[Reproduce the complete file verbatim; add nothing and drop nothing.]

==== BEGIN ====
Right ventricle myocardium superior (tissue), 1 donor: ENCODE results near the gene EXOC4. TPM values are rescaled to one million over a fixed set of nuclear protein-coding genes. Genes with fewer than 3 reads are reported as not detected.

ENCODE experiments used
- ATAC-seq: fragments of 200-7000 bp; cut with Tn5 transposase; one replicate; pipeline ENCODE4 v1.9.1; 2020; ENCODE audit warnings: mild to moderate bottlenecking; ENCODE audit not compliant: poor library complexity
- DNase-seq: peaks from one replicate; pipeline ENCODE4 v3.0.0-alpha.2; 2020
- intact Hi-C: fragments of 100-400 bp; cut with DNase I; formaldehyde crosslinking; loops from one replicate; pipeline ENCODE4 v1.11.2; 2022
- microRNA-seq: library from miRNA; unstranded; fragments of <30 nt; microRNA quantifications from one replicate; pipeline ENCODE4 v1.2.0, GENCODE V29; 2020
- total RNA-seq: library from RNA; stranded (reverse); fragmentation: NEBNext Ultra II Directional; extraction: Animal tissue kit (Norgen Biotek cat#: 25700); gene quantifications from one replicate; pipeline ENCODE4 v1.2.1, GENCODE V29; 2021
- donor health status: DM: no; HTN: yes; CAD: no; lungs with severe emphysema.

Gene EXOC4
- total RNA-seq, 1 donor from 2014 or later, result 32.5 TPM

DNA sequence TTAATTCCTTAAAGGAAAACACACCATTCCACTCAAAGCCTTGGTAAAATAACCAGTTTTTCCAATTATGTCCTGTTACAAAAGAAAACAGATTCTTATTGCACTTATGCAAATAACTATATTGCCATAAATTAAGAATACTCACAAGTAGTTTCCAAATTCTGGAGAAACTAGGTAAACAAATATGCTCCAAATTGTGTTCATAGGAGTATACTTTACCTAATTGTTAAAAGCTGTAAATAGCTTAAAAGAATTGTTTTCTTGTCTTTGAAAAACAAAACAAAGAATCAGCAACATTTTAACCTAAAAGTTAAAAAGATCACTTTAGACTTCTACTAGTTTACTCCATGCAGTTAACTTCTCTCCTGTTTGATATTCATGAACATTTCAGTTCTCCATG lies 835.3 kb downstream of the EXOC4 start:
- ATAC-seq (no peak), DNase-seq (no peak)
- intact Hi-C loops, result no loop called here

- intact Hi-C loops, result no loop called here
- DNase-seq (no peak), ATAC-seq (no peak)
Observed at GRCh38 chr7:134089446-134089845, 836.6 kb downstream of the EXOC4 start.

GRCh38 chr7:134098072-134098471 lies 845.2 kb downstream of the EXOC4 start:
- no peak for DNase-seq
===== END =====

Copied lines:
Right ventricle myocardium superior (tissue), 1 donor: ENCODE results near the gene EXOC4. TPM values are rescaled to one million over a fixed set of nuclear protein-coding genes. Genes with fewer than 3 reads are reported as not detected.

ENCODE experiments used
- ATAC-seq: fragments of 200-7000 bp; cut with Tn5 transposase; one replicate; pipeline ENCODE4 v1.9.1; 2020; ENCODE audit warnings: mild to moderate bottlenecking; ENCODE audit not compliant: poor library complexity
- DNase-seq: peaks from one replicate; pipeline ENCODE4 v3.0.0-alpha.2; 2020
- intact Hi-C: fragments of 100-400 bp; cut with DNase I; formaldehyde crosslinking; loops from one replicate; pipeline ENCODE4 v1.11.2; 2022
- microRNA-seq: library from miRNA; unstranded; fragments of <30 nt; microRNA quantifications from one replicate; pipeline ENCODE4 v1.2.0, GENCODE V29; 2020
- total RNA-seq: library from RNA; stranded (reverse); fragmentation: NEBNext Ultra II Directional; extraction: Animal tissue kit (Norgen Biotek cat#: 25700); gene quantifications from one replicate; pipeline ENCODE4 v1.2.1, GENCODE V29; 2021
- donor health status: DM: no; HTN: yes; CAD: no; lungs with severe emphysema.

Gene EXOC4
- total RNA-seq, 1 donor from 2014 or later, result 32.5 TPM

DNA sequence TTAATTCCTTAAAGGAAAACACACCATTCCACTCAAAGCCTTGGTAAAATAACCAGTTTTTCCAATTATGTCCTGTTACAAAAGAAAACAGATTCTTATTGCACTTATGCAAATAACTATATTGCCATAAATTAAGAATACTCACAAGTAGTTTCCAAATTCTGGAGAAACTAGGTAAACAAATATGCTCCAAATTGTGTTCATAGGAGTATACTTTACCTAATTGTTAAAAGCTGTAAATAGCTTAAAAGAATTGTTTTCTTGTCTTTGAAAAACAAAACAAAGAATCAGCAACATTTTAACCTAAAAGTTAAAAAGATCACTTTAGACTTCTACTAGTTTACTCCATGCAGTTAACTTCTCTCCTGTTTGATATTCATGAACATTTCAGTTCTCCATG lies 835.3 kb downstream of the EXOC4 start:
- ATAC-seq (no peak), DNase-seq (no peak)
- intact Hi-C loops, result no loop called here

- intact Hi-C loops, result no loop called here
- DNase-seq (no peak), ATAC-seq (no peak)
Observed at GRCh38 chr7:134089446-134089845, 836.6 kb downstream of the EXOC4 start.

GRCh38 chr7:134098072-134098471 lies 845.2 kb downstream of the EXOC4 start:
- no peak for DNase-seq